Tossing the Baby Out with the Bathwater

Promise of GodBy now most folks have heard of the judgement day predictions by Family Radio Network owner Harold Camping.  Mr. Camping believes, and has spent much of his personal fortune proclaiming that belief, that Jesus will return and the world will end May 21, 2011.  He isn’t the first man to make such a prediction, and I doubt he will be the last.  But among the comments of Christians and non-Christians regarding his prophetic proclamation, I’ve noticed a similarity which causes me pause; a similarity which we as Christians need to avoid.


Jan Markell of Olive Tree Ministries reported that a group of “American Atheists have announced that they are planning ‘rapture parties’ in Oakland, Houston, and Fort Lauderdale on May 21-22” to “celebrate another rapture that wasn’t.”  While knowing that athiests will be celebrating and mocking Christ irritates me greatly, I can’t blame them for taking advantage of the opportunity.  When King David of Israel had an illicit affair with Bathsheba and killed her husband to cover it up, the prophet Nathan told him the consequence would be the death of his child because David had “given great occasion to the enemies of the LORD to blaspheme.”  By failing to heed the comments and warnings of Christ, Mr. Camping has done the same thing.  His actions have given possible “credibility” to the message of the atheists that there is no God, there is no rapture.  The word of God can stand against any attack Satan chooses to throw at it.  When we refuse to obey His word, we misrepresent Him and His truth to the world.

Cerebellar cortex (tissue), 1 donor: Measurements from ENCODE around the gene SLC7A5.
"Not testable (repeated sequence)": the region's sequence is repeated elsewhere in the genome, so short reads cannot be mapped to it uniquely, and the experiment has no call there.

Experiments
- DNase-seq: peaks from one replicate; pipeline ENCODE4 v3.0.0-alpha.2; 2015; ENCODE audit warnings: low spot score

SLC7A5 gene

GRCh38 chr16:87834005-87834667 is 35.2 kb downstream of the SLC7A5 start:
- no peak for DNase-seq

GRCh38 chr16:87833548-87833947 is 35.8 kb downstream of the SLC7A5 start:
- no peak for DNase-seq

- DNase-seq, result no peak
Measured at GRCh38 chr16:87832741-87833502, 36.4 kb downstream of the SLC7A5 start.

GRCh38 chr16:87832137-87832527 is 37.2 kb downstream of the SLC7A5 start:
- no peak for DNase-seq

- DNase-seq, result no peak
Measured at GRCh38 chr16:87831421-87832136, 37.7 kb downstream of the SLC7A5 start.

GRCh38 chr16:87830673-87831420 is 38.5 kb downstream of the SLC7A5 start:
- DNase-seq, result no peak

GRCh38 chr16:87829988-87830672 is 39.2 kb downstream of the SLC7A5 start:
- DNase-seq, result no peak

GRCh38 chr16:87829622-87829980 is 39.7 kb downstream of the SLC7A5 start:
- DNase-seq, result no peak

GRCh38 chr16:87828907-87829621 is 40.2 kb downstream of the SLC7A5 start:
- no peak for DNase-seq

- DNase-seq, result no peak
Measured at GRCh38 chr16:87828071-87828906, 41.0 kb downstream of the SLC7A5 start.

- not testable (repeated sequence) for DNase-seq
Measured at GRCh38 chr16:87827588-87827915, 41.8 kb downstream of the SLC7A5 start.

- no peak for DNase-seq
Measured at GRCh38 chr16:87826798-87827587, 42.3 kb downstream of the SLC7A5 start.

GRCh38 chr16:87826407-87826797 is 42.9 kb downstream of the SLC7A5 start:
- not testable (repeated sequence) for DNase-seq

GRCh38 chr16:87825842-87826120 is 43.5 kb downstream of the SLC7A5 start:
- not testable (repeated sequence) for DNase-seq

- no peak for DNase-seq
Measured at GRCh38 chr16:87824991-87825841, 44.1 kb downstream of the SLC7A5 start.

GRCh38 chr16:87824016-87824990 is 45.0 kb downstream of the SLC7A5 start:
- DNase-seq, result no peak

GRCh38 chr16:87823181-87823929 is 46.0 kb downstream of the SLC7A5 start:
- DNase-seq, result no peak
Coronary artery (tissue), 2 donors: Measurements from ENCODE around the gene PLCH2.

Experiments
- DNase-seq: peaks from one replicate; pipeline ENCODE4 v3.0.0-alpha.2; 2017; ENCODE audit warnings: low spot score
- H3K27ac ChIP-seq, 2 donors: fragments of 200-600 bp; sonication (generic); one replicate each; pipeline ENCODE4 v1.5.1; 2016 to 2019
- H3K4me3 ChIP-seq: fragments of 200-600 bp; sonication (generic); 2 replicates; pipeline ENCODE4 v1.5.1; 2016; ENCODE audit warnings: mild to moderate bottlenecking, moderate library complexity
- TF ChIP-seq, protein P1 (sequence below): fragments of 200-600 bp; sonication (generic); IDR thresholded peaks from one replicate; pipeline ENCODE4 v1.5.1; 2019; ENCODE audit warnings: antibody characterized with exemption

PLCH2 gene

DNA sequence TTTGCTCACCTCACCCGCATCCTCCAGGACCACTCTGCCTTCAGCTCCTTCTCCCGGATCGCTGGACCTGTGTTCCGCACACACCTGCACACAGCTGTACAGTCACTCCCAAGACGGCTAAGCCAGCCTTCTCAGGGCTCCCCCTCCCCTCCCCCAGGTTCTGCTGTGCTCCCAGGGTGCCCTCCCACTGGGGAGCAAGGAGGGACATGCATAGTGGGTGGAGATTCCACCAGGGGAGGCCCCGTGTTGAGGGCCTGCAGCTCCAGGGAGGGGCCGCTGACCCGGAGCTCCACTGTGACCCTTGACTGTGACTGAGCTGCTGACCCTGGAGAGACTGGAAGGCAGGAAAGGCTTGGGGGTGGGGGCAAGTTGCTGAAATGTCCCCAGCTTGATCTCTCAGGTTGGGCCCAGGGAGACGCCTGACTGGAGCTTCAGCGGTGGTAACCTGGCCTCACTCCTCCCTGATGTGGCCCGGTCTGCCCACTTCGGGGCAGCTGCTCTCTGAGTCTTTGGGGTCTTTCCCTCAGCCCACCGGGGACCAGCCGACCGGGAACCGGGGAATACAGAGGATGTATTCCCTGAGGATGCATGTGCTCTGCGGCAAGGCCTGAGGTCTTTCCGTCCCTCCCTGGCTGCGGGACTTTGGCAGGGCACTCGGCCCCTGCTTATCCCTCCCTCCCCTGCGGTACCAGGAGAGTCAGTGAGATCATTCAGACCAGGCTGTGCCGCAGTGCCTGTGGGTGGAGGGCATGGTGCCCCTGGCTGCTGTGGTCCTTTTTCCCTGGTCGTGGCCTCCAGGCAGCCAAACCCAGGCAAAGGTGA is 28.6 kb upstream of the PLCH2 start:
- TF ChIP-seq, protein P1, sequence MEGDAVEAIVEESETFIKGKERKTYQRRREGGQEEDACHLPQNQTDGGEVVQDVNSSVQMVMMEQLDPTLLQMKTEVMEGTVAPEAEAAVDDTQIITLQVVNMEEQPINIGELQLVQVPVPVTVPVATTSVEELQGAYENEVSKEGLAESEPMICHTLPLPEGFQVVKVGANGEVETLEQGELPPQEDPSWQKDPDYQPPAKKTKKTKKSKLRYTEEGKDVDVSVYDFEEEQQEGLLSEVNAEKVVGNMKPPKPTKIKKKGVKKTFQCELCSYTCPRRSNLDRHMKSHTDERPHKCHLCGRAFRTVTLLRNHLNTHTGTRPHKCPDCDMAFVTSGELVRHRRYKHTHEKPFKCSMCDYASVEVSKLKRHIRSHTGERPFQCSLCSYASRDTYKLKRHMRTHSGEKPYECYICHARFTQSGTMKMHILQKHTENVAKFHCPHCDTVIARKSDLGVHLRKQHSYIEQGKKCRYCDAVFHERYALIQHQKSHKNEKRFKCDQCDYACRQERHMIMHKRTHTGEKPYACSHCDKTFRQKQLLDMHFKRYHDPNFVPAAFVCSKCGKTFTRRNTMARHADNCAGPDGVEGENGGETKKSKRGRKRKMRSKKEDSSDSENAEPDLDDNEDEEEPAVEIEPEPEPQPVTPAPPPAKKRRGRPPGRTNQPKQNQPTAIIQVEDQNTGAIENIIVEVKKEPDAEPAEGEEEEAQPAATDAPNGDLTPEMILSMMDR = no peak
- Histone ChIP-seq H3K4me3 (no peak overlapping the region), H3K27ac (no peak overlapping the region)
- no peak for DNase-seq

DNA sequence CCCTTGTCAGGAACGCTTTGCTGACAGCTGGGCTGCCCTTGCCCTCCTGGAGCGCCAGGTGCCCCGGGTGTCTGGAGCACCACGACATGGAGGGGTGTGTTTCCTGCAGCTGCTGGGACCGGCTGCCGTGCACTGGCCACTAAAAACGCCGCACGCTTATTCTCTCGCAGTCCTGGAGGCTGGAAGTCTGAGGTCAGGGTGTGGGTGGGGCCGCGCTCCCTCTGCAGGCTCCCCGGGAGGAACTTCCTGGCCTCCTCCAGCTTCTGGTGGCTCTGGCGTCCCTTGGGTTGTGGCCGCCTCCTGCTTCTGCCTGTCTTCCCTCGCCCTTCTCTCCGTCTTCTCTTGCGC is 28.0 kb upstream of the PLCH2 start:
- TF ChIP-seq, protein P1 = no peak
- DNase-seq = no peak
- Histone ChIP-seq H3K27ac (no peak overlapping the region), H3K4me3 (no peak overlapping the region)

Russ Jones of reported that members of a certain Bible church are “concerned that Camping’s devotees may become depressed” and “do something rash when May 21 comes and goes.”  I commend that church for caring about the mental welfare of those taken in by Mr. Camping, but are we so sure that the rapture won’t happen on May 21?  Perhaps I’m only worrying about semantics here, but it appears we are making the same mistake as the atheists.  We claim that Jesus can return at any moment.  Yet, when someone makes a specific prediction of that time, we act as though the rapture isn’t imminent because a prediction was made.  We become as bad as unbelievers, claiming that there are certain times when Jesus cannot return.  Is God prohibited from returning on May 21 because Camping predicted it?  To believe that would be as foolish as the prediction.

Jesus said He is coming soon so we can be with Him forever.  He will return when the Father decides, whether someone guesses the moment or not.  Don’t allow unbelievers or misguided Christians to cause you to lose faith in our blessed hope.

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